At-Home COVID-19 Test
A resident displays an at-home rapid COVID-19 test kit in Philadelphia, Monday, Dec. 20, 2021. (AP Photo/Matt Rourke)

At a White House press briefing on December 11, a reporter asked President Joe Biden’s press secretary, Jen Psaki, why the U.S. has failed to provide free COVID-19 tests to the public. Evidently irritated, Psaki shot back, “Should we just send one to every American?” Well, yes, as a matter of fact, they should.

Psaki’s comment was widely critiqued as glib and out of touch; in the week and a half since, the White House has pivoted its emphasis—first, to offer 50 million free teststo uninsured Americans, and now, as of Tuesday, to make 500 million free tests availableto all Americans beginning in January. As Biden acknowledged in his Tuesday press conference, we are not where we need to be with national capacity for testing; this policy will be a step in the right direction. But it’s not the same as ensuring that every American has access to free COVID tests.

While Americans will be able to request a free rapid test from a website to be unveiled in the New Year, this will still delay access to a primary tool for preventing transmission—as individuals are likely to request tests when they are already experiencing symptoms. Though it’s admirable to commit federal resources to providing such a large number of free tests, pinning this policy on consumer desire is risky. Instead of building a loophole into our national program for expanded testing, the administration should follow through by mailing tests to all Americans.

The plan to commit private insurance companies to reimburse test purchases is also a consumer-oriented program that falls short of the kind of universal provision that would ensure better protection against the new Omicron variant. Five hundred million tests will provide fewer than two free tests per American; for further testing, individuals with private insurance will have to pay for tests out of pocket and request reimbursement when the new policy goes into effect next year. Here, cost and inconvenience make this policy effectively a half measure. It’s an idea that seems dreamed up by policy makers who have never spent time on the phone with an insurance company.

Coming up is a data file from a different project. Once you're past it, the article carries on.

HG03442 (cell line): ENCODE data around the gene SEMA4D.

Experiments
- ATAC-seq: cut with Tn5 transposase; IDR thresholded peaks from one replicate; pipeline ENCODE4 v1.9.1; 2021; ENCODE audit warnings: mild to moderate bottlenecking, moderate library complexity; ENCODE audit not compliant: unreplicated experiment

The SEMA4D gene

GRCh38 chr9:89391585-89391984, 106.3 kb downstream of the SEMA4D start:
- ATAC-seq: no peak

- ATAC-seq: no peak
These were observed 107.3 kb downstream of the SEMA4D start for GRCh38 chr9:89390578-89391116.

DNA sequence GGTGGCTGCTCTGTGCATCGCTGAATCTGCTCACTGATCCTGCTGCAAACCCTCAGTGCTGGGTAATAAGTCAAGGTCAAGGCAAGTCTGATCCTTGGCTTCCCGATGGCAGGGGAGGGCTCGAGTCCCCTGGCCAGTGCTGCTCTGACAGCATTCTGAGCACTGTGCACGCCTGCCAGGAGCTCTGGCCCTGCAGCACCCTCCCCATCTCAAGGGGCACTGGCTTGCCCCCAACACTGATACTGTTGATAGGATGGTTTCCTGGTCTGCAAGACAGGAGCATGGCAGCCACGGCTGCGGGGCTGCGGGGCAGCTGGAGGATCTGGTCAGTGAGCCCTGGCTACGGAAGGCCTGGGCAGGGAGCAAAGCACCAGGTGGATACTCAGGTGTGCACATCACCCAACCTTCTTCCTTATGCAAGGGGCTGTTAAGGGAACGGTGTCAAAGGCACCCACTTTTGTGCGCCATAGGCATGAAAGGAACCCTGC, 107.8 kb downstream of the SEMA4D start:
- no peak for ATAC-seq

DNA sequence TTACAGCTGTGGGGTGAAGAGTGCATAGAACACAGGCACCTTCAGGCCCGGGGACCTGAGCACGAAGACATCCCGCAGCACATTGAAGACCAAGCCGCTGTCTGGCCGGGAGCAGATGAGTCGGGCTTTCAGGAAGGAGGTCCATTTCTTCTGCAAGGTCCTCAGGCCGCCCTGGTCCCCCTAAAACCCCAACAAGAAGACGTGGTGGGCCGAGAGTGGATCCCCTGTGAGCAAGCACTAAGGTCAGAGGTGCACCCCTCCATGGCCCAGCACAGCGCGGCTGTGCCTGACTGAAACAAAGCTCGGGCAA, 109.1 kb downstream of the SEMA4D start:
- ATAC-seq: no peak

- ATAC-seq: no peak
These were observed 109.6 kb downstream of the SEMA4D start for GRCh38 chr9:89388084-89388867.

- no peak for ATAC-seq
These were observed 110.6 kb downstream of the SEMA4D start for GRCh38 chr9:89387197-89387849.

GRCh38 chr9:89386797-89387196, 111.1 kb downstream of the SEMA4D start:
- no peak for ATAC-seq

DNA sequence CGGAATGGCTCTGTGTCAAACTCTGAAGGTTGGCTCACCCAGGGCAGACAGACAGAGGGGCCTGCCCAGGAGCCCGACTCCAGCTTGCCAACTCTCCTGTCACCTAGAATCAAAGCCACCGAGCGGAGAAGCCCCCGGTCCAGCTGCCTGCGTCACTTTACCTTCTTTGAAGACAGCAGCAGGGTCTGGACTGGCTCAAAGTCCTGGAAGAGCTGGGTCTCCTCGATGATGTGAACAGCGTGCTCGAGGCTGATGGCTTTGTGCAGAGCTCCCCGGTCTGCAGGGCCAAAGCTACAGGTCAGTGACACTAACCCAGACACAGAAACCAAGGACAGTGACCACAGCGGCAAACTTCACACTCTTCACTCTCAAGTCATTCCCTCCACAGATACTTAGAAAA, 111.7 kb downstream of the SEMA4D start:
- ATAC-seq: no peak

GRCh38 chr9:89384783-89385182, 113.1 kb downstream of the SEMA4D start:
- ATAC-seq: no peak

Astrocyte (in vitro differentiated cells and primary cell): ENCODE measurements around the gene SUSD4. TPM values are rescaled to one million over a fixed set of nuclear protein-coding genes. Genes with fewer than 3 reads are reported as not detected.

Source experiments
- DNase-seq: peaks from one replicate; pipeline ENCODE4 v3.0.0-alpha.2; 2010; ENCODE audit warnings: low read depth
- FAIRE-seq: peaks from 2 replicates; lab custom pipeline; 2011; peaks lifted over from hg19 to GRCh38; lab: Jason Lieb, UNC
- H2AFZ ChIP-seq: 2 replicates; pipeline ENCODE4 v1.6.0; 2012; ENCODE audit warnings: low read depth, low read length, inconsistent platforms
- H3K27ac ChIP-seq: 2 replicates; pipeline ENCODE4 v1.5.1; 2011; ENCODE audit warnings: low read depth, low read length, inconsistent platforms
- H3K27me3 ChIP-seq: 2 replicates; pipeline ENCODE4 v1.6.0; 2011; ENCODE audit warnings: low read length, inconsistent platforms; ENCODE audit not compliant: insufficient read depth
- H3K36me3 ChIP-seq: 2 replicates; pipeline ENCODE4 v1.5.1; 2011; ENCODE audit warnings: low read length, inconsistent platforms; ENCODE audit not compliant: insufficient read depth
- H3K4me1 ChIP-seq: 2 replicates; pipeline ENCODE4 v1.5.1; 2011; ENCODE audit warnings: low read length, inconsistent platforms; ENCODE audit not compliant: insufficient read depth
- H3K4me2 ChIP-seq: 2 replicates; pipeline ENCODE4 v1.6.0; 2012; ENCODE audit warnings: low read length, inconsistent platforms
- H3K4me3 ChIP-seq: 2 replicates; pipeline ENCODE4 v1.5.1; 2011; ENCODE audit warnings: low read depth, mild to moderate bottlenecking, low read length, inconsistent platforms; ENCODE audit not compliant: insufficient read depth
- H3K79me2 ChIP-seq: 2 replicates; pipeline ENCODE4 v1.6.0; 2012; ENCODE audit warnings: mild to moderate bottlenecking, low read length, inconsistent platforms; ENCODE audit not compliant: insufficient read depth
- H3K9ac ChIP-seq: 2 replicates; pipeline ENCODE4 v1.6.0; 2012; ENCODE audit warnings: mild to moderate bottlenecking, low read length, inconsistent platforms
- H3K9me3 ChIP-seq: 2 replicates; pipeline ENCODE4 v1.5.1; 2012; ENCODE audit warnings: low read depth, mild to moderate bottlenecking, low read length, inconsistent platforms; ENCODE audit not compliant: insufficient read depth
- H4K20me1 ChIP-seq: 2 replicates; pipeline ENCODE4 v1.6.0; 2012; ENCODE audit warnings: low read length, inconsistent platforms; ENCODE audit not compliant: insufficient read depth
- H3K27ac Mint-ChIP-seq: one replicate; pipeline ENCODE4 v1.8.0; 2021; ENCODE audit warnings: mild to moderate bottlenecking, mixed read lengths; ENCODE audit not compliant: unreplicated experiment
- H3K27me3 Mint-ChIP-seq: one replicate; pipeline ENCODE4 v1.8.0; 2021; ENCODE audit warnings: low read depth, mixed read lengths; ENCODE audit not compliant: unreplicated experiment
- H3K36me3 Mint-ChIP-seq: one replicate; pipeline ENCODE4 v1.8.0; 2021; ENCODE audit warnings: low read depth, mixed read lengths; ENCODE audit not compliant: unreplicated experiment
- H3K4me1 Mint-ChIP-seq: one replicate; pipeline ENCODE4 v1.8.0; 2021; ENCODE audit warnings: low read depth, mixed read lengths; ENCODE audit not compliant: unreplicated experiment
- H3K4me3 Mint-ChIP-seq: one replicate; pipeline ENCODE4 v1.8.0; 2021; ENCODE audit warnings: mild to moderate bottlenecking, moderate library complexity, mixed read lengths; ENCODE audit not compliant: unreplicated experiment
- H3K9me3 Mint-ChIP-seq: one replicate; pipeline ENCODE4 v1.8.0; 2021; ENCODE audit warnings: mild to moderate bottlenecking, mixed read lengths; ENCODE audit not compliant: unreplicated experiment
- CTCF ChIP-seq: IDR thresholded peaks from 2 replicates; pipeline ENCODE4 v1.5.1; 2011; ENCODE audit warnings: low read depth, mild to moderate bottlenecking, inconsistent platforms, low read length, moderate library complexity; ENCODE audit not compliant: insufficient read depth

Rather, the Biden administration should adopt a new policy: It should supply at-home COVID tests to all U.S. households, as well as providing high-quality masks at no cost. The logistics and execution of a program to test at mass scale might seem daunting, but something similar has already been achieved in the national plan to develop and distribute COVID vaccines, which benefited from significant investments of federal funds under Operation Warp Speed. By comparison, the development, approval, and production of rapid tests have been neglected.

If the administration will rely on the business community to provide the hundreds of millions of tests necessary to control the pandemic, a piecemeal approach to testing production and distribution is insufficient. As we ratchet up our capacity for rapid at-home testing, we need to think big. We need an Operation Warp Speed for testing, as Michael Mina and Steven Phillips wrote in Time—well before the appearance of the Omicron variant. Meanwhile, individual American families should not be asked to assume the costs of tests and masks up front or have to hunt for scarce tests—now in short supply in many parts of the U.S.

Another problem with the Biden administration’s pandemic response is its overreliance on vaccination. While it’s imperative to get everyone eligible vaccinated, vaccine acceptance rates have barely increased over recent weeks. The administration has rightly continued to promote vaccination—but it could amplify the benefits of vaccines by also pressing for paid sick leave, improved ventilation, and expanded masking mandates.

Other nations have established programs to make tests inexpensive and widely available. After cases dropped in Germany, the country halted its free testing programs, but during its latest surge in cases, it has resumed its free testing programs and reinstated policies mandating either vaccination or negative test results to participate in public activities. The United Kingdom provides free rapid tests to citizens through the mail.

Some states in America have implemented similar programs. Colorado, for instance, established a program in September to provide free COVID tests upon request. As Erica Wilkinson recently argued in Slate, the federal government could—and should—follow suit. Since the emergence of Omicron, it would be even better to send tests without waiting for the public to request them.

These recommendations are not radical. Biden entered office this year with promises to develop a comprehensive federal public health strategy. His administration’s own policy regarding future pandemic preparedness emphasizes the importance of having “simple, inexpensive, high-performance diagnostic tests available at large scale.”

The administration needs to send test kits and masks to every American household. While some state officials have resisted this approach with weak excuses— “It’s not like delivering pizza,” one governor claimed—mailing masks and test kits is not rocket science. It will save lives. And compared to the costs of an ongoing pandemic, it will cost pennies on the dollar.

Martha Lincoln

Follow Martha @heavyredaction

Martha Lincoln is assistant professor of anthropology at San Francisco State University.

Harris Solomon

Follow Harris on Twitter: @harrissolomon. Harris Solomon is the Fred W. Shaffer Associate Professor of Cultural Anthropology and Global Health at Duke University.